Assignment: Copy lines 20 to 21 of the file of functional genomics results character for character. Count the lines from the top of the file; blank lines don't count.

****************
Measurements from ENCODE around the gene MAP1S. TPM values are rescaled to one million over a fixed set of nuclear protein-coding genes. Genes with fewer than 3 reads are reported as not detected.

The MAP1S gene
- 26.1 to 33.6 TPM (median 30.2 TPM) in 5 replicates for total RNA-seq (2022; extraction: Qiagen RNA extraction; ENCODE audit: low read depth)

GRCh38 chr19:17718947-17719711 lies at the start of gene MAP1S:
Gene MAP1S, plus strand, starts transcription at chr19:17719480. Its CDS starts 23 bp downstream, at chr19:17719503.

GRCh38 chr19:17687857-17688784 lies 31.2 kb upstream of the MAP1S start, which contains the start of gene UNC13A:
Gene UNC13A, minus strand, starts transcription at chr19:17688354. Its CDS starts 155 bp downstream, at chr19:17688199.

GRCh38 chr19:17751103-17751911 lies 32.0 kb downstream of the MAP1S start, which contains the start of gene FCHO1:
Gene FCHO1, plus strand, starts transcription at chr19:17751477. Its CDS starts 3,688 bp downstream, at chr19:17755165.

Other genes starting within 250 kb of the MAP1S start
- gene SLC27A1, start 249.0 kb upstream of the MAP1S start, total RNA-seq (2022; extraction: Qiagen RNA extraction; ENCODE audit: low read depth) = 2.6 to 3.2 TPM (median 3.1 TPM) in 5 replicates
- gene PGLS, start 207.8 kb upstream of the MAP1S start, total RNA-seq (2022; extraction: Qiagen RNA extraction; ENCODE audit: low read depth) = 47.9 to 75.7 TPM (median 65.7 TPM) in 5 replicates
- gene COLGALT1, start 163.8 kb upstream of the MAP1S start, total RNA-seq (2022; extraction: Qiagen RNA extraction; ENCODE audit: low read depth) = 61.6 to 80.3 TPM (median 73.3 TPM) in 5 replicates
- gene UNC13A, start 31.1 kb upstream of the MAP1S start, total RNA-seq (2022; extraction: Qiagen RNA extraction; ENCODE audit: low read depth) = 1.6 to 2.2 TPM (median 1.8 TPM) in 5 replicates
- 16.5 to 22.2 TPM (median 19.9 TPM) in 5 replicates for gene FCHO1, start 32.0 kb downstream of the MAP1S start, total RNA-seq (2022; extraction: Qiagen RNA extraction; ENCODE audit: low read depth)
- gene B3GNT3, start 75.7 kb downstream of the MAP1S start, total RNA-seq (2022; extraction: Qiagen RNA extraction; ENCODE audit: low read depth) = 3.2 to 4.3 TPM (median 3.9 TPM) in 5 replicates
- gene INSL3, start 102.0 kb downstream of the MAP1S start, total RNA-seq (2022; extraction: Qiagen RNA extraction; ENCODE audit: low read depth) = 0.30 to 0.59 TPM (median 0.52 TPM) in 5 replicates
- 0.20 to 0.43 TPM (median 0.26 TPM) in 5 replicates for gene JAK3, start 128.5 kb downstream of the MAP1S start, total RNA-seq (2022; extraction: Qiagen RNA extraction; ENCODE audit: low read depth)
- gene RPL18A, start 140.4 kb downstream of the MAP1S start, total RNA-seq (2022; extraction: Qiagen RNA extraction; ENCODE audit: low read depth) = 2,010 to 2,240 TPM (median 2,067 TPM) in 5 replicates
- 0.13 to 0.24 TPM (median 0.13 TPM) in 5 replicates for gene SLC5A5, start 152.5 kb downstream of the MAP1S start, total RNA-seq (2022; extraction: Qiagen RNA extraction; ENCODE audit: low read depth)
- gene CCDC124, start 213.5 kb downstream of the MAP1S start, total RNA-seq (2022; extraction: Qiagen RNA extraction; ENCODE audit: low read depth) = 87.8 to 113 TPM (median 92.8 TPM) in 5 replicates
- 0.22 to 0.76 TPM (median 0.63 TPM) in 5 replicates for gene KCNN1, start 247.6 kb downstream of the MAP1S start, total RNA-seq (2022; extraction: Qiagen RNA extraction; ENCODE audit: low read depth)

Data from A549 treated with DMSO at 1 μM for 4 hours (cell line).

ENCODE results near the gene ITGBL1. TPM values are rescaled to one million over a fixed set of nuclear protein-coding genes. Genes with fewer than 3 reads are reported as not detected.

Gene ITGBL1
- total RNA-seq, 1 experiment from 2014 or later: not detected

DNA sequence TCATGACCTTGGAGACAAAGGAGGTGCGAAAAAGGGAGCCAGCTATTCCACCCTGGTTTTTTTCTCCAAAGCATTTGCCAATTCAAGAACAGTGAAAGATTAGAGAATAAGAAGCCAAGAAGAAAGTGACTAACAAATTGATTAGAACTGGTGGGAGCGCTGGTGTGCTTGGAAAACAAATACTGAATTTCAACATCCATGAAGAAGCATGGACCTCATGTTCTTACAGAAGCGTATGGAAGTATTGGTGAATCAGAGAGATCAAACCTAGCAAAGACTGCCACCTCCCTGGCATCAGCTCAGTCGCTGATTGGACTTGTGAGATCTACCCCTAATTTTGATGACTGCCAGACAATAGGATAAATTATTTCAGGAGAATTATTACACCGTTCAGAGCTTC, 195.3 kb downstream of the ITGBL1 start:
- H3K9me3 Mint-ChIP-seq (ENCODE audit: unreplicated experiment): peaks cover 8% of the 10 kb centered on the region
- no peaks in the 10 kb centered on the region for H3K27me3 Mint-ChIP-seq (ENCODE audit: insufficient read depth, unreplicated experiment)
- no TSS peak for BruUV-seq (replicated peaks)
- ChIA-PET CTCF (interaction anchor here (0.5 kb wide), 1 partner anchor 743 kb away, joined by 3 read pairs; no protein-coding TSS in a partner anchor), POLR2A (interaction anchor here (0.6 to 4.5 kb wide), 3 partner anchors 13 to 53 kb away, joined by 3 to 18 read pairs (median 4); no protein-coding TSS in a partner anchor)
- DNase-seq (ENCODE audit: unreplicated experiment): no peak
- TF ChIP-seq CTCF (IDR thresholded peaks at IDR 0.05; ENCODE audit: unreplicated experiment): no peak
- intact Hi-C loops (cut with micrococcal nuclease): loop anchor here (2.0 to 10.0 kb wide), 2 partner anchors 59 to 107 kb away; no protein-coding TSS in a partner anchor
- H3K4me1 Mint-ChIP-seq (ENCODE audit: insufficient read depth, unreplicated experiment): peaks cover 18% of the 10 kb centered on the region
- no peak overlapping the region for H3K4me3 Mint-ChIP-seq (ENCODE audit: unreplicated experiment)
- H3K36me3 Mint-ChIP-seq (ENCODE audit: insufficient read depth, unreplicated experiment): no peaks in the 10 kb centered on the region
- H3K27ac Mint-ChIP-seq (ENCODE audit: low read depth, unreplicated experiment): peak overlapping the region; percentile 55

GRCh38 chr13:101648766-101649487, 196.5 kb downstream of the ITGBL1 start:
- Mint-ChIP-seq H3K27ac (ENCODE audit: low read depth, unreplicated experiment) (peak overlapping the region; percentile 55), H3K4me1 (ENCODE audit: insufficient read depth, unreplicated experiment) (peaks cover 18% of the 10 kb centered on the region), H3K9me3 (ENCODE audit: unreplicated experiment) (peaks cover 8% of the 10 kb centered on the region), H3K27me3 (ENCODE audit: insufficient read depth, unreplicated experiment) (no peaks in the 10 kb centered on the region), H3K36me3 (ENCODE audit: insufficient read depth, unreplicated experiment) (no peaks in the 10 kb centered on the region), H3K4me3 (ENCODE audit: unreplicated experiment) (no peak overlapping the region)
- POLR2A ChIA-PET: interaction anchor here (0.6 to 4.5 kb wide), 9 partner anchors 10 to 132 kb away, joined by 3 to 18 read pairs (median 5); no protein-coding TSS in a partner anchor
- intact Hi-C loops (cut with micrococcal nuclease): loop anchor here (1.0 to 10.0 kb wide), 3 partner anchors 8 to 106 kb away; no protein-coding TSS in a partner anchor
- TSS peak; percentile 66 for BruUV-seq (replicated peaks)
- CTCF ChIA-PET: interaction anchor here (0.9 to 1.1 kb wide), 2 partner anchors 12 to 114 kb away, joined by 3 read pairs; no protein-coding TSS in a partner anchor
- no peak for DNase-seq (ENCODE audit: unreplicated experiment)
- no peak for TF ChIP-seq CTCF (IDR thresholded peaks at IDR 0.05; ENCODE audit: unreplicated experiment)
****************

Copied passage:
- 0.13 to 0.24 TPM (median 0.13 TPM) in 5 replicates for gene SLC5A5, start 152.5 kb downstream of the MAP1S start, total RNA-seq (2022; extraction: Qiagen RNA extraction; ENCODE audit: low read depth)
- gene CCDC124, start 213.5 kb downstream of the MAP1S start, total RNA-seq (2022; extraction: Qiagen RNA extraction; ENCODE audit: low read depth) = 87.8 to 113 TPM (median 92.8 TPM) in 5 replicates